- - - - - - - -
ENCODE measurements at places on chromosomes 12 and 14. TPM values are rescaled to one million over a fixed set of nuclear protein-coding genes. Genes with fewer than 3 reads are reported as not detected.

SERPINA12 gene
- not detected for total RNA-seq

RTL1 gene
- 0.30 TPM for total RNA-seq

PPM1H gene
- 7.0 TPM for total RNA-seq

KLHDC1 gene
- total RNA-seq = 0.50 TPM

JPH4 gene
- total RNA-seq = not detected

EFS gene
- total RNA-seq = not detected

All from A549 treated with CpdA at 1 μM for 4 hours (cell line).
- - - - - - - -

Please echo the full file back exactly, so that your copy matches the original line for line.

ENCODE measurements at places on chromosomes 12 and 14. TPM values are rescaled to one million over a fixed set of nuclear protein-coding genes. Genes with fewer than 3 reads are reported as not detected.

SERPINA12 gene
- not detected for total RNA-seq

RTL1 gene
- 0.30 TPM for total RNA-seq

PPM1H gene
- 7.0 TPM for total RNA-seq

KLHDC1 gene
- total RNA-seq = 0.50 TPM

JPH4 gene
- total RNA-seq = not detected

EFS gene
- total RNA-seq = not detected

All from A549 treated with CpdA at 1 μM for 4 hours (cell line).